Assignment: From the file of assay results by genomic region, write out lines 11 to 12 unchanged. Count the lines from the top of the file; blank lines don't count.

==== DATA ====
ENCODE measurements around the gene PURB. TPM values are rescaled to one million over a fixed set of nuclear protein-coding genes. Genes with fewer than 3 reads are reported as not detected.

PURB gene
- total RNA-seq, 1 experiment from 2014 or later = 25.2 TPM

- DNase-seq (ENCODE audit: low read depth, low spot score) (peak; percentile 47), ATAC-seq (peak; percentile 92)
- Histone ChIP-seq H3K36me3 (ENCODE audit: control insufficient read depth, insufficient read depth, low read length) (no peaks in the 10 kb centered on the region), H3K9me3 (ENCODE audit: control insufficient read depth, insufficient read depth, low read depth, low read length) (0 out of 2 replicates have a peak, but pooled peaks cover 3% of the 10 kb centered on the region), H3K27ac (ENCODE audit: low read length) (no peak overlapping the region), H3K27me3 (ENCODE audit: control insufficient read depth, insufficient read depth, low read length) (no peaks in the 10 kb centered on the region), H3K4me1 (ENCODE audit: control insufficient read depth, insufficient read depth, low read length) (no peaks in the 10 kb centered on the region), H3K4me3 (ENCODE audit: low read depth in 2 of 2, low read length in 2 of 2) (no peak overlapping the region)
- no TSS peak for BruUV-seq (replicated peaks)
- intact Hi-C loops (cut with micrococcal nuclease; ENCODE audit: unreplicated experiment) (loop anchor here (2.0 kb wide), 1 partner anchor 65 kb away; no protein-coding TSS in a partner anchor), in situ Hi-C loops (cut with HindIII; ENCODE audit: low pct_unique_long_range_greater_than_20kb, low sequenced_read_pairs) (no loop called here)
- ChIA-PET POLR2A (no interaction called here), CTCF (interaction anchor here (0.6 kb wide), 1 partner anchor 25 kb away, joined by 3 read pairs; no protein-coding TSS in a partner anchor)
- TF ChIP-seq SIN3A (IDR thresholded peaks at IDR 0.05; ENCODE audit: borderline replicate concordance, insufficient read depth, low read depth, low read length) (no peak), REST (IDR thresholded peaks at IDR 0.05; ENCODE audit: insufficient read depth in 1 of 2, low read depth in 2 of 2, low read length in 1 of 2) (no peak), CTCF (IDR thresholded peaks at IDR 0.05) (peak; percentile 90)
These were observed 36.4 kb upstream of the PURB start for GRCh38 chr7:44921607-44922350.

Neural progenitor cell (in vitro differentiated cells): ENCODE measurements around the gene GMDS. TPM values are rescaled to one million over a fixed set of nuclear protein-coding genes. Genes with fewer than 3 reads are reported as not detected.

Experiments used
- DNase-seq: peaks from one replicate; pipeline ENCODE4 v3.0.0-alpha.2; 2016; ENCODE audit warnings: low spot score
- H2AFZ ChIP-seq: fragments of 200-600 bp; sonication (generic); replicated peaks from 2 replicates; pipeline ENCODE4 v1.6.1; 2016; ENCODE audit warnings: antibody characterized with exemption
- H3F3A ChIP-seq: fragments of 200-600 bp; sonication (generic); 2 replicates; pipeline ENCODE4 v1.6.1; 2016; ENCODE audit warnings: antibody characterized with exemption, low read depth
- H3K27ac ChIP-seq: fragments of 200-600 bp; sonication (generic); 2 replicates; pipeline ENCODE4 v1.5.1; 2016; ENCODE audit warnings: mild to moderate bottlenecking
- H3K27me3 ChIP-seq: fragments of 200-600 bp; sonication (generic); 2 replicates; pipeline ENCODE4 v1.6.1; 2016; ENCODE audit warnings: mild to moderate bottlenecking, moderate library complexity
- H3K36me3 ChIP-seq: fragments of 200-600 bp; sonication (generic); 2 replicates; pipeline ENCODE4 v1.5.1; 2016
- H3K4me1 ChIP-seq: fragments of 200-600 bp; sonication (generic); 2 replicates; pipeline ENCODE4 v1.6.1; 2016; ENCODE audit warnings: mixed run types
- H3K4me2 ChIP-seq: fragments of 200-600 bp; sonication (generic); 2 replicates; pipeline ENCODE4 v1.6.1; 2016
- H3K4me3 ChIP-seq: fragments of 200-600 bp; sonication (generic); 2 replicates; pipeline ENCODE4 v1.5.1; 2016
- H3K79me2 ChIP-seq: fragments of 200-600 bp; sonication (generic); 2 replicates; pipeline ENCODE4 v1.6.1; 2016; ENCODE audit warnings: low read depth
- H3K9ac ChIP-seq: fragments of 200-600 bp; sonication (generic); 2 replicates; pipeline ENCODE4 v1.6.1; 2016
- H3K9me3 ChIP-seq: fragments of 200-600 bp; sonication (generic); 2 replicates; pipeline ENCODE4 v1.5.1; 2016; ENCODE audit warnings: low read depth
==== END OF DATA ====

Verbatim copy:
Neural progenitor cell (in vitro differentiated cells): ENCODE measurements around the gene GMDS. TPM values are rescaled to one million over a fixed set of nuclear protein-coding genes. Genes with fewer than 3 reads are reported as not detected.

Experiments used